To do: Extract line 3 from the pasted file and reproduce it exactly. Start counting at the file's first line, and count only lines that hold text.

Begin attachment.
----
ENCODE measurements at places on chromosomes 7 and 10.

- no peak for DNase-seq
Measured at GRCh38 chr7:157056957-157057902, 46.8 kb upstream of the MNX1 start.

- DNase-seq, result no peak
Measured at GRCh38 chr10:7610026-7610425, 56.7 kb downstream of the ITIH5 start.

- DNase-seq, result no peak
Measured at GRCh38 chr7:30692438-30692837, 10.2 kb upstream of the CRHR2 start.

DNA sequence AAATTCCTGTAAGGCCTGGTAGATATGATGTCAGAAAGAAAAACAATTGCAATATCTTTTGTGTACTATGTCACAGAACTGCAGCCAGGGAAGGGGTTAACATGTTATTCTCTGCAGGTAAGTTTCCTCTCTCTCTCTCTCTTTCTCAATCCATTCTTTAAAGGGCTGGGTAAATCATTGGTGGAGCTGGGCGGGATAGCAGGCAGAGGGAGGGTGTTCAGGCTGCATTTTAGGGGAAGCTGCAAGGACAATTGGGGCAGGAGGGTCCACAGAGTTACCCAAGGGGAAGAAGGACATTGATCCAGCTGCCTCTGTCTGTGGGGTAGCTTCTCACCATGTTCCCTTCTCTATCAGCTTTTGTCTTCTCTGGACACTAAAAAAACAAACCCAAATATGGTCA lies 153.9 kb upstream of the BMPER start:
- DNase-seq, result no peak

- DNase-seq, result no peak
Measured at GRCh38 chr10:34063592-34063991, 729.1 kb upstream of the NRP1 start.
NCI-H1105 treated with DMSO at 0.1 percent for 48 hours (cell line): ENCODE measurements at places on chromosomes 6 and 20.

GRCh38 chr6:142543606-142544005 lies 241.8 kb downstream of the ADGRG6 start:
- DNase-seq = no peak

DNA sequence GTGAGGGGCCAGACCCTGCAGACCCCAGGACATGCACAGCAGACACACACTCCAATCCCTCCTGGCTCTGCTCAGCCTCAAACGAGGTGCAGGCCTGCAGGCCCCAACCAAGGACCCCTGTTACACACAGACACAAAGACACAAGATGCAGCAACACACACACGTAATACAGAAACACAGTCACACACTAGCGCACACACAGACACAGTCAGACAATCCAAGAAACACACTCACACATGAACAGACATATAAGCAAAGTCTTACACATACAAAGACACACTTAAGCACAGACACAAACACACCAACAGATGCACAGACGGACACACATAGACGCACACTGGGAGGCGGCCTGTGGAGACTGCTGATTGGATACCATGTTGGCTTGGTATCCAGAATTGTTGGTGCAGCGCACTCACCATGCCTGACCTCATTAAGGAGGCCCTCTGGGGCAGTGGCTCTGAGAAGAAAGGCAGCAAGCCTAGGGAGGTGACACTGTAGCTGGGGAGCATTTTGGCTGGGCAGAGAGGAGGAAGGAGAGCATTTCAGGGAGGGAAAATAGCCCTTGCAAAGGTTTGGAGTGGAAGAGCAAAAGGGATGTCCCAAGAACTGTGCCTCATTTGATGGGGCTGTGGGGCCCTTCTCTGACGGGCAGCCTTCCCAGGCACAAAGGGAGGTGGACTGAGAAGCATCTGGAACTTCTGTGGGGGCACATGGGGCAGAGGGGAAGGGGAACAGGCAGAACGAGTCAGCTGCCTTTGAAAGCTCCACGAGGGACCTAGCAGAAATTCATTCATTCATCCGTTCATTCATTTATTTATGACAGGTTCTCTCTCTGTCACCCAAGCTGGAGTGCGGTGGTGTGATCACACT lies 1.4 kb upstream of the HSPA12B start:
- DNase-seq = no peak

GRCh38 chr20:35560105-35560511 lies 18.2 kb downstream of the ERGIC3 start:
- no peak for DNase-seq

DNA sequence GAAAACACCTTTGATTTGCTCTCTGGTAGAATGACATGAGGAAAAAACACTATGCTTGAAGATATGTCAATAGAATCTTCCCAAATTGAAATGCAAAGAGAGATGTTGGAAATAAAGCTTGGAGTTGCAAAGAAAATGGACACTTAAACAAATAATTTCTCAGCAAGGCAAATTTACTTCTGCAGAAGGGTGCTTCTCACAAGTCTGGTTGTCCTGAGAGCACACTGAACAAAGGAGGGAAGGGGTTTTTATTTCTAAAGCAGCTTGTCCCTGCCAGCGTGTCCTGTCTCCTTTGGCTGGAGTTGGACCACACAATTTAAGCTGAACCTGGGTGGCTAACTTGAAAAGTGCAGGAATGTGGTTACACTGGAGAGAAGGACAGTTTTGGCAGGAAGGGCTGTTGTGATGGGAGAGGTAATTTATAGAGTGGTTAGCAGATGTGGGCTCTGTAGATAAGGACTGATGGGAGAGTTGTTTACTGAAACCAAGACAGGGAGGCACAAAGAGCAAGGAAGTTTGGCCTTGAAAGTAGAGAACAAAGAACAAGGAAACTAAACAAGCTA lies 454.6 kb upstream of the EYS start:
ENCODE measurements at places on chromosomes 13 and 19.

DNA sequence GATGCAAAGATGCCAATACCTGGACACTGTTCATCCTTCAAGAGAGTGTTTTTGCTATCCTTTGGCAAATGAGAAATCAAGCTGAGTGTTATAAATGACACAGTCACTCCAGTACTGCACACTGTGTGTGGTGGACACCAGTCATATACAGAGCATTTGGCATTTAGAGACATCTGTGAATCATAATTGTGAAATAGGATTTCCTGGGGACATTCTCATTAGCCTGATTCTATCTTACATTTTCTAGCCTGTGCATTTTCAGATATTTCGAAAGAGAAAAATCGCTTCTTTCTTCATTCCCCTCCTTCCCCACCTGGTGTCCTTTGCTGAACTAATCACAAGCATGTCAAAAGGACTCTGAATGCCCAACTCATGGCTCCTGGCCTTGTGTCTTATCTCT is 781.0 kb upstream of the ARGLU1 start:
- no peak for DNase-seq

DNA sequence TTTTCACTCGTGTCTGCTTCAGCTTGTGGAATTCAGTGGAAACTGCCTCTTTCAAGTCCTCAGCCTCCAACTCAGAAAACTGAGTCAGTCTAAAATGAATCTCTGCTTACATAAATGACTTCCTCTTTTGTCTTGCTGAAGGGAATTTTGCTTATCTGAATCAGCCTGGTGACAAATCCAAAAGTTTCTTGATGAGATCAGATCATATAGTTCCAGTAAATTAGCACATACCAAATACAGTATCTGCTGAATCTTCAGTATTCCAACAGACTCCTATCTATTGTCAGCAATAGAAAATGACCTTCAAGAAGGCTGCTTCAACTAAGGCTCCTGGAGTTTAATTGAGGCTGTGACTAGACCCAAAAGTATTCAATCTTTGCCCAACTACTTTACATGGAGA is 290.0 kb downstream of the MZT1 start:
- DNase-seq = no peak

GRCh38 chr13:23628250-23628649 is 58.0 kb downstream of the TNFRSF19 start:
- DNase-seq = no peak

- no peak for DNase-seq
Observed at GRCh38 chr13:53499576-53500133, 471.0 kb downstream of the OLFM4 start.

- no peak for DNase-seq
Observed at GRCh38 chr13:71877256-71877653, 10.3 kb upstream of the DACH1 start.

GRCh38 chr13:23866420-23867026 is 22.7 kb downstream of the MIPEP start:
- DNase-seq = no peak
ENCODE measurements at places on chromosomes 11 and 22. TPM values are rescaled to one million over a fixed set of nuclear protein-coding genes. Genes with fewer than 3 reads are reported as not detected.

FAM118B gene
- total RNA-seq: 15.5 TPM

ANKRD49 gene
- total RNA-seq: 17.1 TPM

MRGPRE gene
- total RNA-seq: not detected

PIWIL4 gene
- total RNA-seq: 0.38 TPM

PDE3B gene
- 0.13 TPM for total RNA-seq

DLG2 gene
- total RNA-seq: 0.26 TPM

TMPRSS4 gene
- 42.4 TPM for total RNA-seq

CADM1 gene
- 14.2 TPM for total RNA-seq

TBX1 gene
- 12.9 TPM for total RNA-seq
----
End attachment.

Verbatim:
Measured at GRCh38 chr7:157056957-157057902, 46.8 kb upstream of the MNX1 start.